Maya Raman | Ramblings Longer Than Your Neural Network Training Time - My First Year in Outreach

What I Most Love

The thing you hear most about when you ask anyone on ACM/ACM AI/ACM AI Outreach/Events what they like most about their organization is always the people. I wish I could come up with something more original to say, but it’s true. While at first I was incredibly intimidated by them, Arjun and Sharvani quickly became my UCLA role models. They could do anything—they literally organized a whole high school course and hackathon for the queer community among tons of other things??????? Everyone preaches about inclusivity and accessibility, including myself, but people rarely actually take action to bend our society towards those ideals (including myself). But somehow Arjun and Sharvani found ways to fight for things they’re passionate about while researching in labs and going to parties and getting good (I think?) grades and holding officer positions in other clubs and somehow finding the time to go hiking too, all while maintaining their sanity. It blew my mind that people could be this productive, passionate, and good for the world, and I think this is the 2943039th time I’ve expressed this sentiment, but I’ll never stop because I think everyone needs to be like them.

Of course, I must also give love to my fellow officers—most of us started as shy freshmen on one Tuesday night at 9 pm in Boelter Hall 3720 or whatever and grew into a little family! From creating “Intro to Neural Networks” with Mat and Nisha to getting Study pizza after every meeting with Kai <3 to Aman helping me with CS32 Project 4 (except I still failed) to my and Jason’s batch normalization blog post making us FAMOUS to Peter (and Mat) saving my a$$ after getting Zoom bombed to Sumedha courageously asking us for feedback on slides right off the bat, look at us! We are now seasoned ACM individuals and part of the coolest subcommittee out there and have done some actually INCREDIBLE things!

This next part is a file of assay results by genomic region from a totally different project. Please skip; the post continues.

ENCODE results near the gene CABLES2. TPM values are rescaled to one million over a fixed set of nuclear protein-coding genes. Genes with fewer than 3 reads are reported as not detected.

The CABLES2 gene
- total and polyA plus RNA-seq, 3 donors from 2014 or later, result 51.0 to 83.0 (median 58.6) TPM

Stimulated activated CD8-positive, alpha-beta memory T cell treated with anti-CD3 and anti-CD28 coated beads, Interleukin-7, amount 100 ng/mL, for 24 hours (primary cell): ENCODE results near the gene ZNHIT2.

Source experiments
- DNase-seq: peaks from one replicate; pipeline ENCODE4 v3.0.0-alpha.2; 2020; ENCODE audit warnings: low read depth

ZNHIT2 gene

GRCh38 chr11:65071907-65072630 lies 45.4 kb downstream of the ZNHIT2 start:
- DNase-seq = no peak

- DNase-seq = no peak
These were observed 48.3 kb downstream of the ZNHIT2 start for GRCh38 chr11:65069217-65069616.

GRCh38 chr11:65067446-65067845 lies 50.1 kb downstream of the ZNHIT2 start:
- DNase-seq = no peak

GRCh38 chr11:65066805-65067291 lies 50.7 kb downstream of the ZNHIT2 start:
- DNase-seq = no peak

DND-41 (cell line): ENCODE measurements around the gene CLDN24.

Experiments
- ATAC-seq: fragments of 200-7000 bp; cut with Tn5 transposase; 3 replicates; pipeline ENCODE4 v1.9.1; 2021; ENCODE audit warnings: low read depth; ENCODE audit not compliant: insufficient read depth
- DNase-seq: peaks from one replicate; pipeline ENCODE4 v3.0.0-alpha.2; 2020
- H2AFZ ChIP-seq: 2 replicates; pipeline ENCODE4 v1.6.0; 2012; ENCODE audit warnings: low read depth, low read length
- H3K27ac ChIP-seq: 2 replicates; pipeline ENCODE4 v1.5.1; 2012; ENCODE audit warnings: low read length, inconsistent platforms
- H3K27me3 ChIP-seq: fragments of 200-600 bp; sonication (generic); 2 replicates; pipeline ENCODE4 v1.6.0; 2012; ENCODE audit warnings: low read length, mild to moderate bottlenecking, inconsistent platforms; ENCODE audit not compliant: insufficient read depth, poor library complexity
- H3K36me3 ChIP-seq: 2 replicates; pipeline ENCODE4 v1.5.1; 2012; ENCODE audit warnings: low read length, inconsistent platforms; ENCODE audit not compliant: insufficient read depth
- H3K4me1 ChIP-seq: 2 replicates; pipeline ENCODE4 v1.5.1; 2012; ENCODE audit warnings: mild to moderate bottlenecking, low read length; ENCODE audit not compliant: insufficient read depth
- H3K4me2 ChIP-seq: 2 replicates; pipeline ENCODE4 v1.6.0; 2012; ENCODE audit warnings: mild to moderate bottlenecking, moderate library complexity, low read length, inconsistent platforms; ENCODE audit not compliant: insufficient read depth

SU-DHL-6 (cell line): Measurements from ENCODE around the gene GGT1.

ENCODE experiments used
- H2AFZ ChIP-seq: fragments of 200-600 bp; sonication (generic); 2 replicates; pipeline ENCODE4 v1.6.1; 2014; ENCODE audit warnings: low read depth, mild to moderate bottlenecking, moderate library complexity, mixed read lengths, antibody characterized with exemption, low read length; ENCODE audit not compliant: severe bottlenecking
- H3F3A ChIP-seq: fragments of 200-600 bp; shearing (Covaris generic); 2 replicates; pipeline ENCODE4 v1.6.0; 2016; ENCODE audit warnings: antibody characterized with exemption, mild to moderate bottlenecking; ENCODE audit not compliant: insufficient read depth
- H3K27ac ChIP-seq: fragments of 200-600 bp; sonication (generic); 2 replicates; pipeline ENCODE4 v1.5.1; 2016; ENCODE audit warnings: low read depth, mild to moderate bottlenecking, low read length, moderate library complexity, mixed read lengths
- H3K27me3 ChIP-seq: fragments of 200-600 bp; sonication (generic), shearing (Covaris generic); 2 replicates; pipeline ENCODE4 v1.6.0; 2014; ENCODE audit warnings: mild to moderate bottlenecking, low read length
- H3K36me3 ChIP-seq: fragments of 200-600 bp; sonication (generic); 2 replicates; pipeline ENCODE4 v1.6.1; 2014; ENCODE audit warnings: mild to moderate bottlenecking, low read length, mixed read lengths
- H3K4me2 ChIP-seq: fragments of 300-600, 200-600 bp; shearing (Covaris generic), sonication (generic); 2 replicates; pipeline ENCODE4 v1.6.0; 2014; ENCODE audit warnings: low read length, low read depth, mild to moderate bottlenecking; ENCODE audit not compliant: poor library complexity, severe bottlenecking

What I’m Most Proud Of

Personally, I’m most proud of the AI + Social Impact panel because it was my first official initiative as Events Director. Yes, we got pretty badly Zoom-bombed, but we started a conversation about security (we are the blueprint 😌) and put on a good and REALLY necessary panel. I had the event in my head for a long, long time, but didn’t realize how much other people would want it too. Although I wish it was attended by more non-CS majors, I’m really happy with how it turned out and I’m really excited to organize more in the future.

I’m also super proud of the slides we put together. They were okay back in November, but by June we really stepped it up. The slides are now so sexy and blue and sleek; the content is well-thought out and explained so well. A lot of meeting hours and late nights went into those slides, and I think their content and presentation really reflect that (special shoutout to my Animal Crossing: New Horizons slides!).

To be completely honest, I was a lot more enamored with artificial intelligence before I learned that it’s mostly math. Learning about artificial intelligence showed me I don’t want to pursue a career in AI (honestly, I’m not even sure about computer science, but that’s another story), but I am just as (if not MORE) passionate about ACM AI compared to when I started. I like to think that I’m here to represent the people who, like me, get scared and tap out when technical math, big words, and Greek letters get involved. That being said, I learned SO MUCH and feel much more confident in my abilities in understanding and discussing AI—can’t wait to interact with some mansplainers so I can show off!

The Future?